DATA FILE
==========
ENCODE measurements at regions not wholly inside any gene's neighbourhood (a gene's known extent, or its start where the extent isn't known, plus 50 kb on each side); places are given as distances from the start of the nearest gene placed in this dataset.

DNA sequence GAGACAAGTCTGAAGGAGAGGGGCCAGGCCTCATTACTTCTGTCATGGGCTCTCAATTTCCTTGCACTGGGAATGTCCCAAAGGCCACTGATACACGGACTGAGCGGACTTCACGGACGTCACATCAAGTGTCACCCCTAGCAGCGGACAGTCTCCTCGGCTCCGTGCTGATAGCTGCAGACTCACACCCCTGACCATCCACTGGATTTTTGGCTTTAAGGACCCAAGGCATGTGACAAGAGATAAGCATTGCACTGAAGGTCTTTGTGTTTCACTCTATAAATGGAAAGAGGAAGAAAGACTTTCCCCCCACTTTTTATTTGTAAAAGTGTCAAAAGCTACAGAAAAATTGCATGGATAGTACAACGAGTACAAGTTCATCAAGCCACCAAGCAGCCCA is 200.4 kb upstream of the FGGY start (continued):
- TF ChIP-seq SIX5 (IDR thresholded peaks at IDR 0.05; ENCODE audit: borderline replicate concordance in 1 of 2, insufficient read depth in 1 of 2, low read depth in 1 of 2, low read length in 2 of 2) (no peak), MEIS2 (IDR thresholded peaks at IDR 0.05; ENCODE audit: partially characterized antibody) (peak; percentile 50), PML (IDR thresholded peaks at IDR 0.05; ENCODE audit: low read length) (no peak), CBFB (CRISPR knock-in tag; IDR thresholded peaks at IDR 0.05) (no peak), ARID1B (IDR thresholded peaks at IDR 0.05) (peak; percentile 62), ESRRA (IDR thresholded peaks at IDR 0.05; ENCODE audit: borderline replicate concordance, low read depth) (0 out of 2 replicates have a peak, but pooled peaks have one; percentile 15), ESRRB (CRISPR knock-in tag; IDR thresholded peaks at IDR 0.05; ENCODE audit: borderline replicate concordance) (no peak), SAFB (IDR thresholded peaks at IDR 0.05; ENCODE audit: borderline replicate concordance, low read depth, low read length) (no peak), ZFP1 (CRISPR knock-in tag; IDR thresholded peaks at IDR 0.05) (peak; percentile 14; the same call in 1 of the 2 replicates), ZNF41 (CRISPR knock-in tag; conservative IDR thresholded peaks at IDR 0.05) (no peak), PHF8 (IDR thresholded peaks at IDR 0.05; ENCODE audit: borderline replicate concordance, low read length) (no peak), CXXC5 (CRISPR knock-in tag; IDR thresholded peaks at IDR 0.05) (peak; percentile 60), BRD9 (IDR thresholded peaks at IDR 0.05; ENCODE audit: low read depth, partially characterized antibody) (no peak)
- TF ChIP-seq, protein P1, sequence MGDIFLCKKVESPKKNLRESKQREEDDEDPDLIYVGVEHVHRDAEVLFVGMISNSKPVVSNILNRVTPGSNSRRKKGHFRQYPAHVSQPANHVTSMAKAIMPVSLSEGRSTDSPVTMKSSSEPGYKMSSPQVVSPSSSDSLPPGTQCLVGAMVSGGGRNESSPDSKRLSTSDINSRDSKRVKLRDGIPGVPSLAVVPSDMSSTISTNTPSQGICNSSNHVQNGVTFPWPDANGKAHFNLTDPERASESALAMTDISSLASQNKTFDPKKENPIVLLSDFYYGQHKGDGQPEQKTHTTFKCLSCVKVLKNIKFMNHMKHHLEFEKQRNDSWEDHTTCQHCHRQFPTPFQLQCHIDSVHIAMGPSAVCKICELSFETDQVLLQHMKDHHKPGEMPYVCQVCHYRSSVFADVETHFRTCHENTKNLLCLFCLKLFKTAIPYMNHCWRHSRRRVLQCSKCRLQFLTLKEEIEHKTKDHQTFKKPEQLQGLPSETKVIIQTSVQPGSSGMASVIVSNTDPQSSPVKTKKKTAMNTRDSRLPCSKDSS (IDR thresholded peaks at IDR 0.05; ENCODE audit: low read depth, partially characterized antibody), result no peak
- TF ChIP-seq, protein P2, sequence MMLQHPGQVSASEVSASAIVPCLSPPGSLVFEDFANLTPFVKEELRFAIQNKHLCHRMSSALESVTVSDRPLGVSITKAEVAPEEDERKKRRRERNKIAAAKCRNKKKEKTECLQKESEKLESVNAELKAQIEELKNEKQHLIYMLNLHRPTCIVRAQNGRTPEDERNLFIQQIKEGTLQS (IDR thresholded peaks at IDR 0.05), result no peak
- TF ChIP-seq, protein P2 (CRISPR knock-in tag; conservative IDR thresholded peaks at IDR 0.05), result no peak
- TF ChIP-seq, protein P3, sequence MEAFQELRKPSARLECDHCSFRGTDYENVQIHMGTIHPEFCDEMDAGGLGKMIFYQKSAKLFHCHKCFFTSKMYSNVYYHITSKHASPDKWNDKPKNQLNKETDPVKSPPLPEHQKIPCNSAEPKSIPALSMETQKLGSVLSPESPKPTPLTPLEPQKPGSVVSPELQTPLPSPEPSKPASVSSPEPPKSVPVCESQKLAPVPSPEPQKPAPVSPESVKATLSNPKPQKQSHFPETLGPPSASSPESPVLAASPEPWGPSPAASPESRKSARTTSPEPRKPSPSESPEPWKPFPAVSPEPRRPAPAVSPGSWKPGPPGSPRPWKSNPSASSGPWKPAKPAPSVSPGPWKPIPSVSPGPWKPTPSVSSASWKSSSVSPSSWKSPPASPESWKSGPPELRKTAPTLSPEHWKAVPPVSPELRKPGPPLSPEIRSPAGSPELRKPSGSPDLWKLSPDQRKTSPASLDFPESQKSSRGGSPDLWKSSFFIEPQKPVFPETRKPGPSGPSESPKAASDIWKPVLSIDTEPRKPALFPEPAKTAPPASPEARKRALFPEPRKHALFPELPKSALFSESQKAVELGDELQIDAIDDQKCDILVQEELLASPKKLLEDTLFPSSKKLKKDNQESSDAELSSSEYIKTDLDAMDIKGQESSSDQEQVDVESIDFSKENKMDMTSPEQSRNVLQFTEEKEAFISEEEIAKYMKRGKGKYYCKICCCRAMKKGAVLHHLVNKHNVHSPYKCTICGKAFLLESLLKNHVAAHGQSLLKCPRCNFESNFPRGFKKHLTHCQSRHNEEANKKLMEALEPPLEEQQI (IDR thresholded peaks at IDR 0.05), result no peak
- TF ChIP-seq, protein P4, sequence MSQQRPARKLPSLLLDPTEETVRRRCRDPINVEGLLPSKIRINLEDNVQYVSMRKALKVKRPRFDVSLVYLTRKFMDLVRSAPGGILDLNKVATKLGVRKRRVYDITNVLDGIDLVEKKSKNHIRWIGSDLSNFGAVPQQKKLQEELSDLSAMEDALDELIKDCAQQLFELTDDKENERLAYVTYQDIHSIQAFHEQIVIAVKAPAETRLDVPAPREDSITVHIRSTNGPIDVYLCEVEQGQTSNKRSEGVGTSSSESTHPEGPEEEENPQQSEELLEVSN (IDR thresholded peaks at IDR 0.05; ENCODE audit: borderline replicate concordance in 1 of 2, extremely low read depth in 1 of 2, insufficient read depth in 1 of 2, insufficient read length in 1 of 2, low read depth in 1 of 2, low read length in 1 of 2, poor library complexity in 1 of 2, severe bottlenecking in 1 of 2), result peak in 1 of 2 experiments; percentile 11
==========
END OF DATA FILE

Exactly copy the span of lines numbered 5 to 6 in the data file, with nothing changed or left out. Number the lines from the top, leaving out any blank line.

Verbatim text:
- TF ChIP-seq, protein P2, sequence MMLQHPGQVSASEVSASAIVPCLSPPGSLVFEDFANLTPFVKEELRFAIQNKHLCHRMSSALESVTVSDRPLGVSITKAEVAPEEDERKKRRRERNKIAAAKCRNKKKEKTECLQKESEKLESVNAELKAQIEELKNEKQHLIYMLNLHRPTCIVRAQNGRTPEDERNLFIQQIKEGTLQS (IDR thresholded peaks at IDR 0.05), result no peak
- TF ChIP-seq, protein P2 (CRISPR knock-in tag; conservative IDR thresholded peaks at IDR 0.05), result no peak